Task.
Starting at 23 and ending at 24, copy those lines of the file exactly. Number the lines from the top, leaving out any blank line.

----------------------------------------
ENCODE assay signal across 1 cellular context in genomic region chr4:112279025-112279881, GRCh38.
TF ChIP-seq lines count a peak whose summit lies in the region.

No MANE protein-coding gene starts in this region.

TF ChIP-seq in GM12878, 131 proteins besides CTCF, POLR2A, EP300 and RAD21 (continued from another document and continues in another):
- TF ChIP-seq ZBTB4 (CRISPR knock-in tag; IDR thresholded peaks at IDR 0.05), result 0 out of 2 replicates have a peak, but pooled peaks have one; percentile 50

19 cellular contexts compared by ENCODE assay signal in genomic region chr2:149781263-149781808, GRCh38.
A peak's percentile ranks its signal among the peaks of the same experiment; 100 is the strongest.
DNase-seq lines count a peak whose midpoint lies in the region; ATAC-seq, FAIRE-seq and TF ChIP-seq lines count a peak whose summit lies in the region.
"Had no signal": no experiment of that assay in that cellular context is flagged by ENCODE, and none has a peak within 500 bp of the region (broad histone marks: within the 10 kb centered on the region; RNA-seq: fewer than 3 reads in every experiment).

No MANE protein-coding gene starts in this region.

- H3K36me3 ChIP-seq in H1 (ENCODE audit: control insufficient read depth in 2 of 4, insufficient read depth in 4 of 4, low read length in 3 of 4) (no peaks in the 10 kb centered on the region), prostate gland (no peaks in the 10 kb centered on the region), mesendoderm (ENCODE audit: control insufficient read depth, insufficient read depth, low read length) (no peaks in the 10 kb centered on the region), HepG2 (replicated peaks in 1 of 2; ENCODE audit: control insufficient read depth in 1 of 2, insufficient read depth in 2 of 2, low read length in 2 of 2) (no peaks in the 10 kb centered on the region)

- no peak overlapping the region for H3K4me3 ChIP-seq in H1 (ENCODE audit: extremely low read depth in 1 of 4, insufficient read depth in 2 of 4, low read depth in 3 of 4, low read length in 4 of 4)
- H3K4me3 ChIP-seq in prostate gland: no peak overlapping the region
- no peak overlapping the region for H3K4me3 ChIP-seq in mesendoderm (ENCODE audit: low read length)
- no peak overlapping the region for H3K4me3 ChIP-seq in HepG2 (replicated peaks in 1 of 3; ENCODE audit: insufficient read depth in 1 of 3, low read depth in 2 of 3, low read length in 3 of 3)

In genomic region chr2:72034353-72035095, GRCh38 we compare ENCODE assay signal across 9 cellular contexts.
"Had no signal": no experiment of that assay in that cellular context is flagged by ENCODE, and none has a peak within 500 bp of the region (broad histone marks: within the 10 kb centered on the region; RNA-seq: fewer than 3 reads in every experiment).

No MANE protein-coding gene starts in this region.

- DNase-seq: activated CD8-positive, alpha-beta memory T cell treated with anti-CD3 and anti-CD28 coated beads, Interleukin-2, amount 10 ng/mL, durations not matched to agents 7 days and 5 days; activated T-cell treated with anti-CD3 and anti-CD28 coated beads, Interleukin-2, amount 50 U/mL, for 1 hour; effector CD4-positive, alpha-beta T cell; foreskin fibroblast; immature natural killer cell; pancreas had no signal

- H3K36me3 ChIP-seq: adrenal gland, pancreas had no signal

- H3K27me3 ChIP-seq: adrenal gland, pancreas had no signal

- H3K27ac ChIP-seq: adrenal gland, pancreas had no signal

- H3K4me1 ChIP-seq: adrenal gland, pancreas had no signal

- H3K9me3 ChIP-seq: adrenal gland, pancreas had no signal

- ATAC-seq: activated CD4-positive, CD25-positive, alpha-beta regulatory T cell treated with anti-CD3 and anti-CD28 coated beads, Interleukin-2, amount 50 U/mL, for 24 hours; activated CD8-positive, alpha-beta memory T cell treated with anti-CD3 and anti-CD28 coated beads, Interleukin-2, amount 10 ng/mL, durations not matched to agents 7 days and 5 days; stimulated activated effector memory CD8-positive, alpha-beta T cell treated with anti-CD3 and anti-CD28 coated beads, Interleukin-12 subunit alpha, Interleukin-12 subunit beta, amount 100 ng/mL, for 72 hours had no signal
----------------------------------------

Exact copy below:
- H3K4me1 ChIP-seq: adrenal gland, pancreas had no signal

- H3K9me3 ChIP-seq: adrenal gland, pancreas had no signal